In 1923, William Carlos Williams wrote one of the most profound poems in the English language: The Red Wheelbarrow. It reads like a Japanese Zen haiku:
so much depends
a red wheel
glazed with rain
beside the white
Wikipedia tells us that the poem’s title is not its original, but rather one applied by its readers. The poem was first published in anthology titled Spring and All. The poem itself was simply titled “XXII,” indicating its place in the collection.
Referring to the poem as “The Red Wheelbarrow” has been frowned upon by some critics, including Neil Easterbrook, who said that such reference gives the text “a specifically different frame” than that which Williams originally intended. The poem is removed from its place in the anthology and thus takes on a different meaning.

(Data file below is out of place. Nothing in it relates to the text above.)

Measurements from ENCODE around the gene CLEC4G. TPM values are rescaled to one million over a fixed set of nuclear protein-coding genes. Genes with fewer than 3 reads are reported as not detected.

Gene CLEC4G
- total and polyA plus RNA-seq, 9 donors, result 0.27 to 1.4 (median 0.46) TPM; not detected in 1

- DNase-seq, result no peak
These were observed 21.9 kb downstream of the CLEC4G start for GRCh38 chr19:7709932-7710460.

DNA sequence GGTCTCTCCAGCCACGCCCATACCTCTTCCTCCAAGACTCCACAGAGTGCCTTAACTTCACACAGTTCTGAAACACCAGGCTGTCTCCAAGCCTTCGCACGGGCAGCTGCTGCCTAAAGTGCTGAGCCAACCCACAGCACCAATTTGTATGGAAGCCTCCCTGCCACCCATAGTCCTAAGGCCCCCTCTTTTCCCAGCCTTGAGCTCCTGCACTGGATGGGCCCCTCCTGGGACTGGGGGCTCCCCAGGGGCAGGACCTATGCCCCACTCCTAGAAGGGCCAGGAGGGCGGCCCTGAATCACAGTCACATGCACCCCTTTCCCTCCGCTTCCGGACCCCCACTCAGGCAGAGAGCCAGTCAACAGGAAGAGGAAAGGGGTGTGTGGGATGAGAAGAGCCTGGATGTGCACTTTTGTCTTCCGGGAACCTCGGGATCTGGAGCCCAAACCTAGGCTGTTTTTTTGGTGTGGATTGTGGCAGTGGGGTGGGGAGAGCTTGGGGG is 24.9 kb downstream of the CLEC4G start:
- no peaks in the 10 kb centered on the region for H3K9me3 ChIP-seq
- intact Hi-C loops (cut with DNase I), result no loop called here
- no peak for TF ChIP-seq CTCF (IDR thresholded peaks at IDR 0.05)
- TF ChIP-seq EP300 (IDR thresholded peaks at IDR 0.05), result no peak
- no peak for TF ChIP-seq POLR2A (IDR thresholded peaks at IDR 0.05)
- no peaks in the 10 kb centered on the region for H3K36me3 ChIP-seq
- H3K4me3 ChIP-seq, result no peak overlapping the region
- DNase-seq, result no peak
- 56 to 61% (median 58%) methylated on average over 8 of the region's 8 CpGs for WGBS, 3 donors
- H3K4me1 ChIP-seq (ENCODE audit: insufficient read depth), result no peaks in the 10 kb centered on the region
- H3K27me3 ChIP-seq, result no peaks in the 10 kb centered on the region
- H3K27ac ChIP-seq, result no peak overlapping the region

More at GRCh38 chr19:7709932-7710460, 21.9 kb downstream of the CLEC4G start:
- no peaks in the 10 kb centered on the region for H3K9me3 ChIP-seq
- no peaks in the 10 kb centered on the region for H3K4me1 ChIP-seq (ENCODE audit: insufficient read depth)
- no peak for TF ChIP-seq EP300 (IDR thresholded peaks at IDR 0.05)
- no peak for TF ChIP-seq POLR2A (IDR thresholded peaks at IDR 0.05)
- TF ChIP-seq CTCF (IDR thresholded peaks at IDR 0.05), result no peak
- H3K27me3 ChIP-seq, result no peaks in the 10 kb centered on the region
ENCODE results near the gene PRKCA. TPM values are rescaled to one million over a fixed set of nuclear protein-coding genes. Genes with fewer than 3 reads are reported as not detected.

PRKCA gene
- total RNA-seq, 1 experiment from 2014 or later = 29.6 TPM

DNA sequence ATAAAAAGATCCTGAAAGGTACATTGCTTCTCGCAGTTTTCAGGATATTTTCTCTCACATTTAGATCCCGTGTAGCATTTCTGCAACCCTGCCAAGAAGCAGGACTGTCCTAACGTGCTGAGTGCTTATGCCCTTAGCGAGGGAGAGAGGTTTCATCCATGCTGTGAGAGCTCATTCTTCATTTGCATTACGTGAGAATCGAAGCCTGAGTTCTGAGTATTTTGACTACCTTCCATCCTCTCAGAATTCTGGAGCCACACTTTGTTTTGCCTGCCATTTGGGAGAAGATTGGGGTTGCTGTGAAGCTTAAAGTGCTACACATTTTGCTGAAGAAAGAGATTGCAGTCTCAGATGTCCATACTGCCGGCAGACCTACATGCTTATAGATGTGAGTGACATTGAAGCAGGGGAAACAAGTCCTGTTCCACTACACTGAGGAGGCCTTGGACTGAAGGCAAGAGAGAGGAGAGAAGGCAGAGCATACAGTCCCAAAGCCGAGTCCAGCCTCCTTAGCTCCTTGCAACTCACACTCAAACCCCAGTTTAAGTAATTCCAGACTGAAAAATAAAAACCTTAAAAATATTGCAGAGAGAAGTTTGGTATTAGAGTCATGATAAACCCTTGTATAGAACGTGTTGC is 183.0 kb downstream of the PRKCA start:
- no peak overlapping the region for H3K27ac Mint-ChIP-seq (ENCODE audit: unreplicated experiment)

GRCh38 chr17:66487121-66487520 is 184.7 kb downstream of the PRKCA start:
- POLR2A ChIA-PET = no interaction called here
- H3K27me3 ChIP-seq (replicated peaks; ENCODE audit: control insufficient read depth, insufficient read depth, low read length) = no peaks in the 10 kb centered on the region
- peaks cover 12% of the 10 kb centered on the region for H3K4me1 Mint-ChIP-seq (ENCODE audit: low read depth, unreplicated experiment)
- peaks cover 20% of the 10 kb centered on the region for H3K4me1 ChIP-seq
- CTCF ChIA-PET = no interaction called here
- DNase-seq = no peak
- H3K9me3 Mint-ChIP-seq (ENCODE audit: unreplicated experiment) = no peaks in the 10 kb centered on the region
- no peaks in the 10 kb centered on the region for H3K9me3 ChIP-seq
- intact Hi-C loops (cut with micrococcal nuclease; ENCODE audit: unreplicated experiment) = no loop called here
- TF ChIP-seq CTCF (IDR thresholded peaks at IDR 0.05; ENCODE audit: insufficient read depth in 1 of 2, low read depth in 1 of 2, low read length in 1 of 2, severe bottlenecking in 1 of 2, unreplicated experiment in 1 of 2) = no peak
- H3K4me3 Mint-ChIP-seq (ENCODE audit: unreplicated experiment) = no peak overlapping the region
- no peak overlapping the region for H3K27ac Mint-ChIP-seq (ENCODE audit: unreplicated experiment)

This I think is overly critical. The name isn’t the poem. It’s simply a mnemonic to help us remember.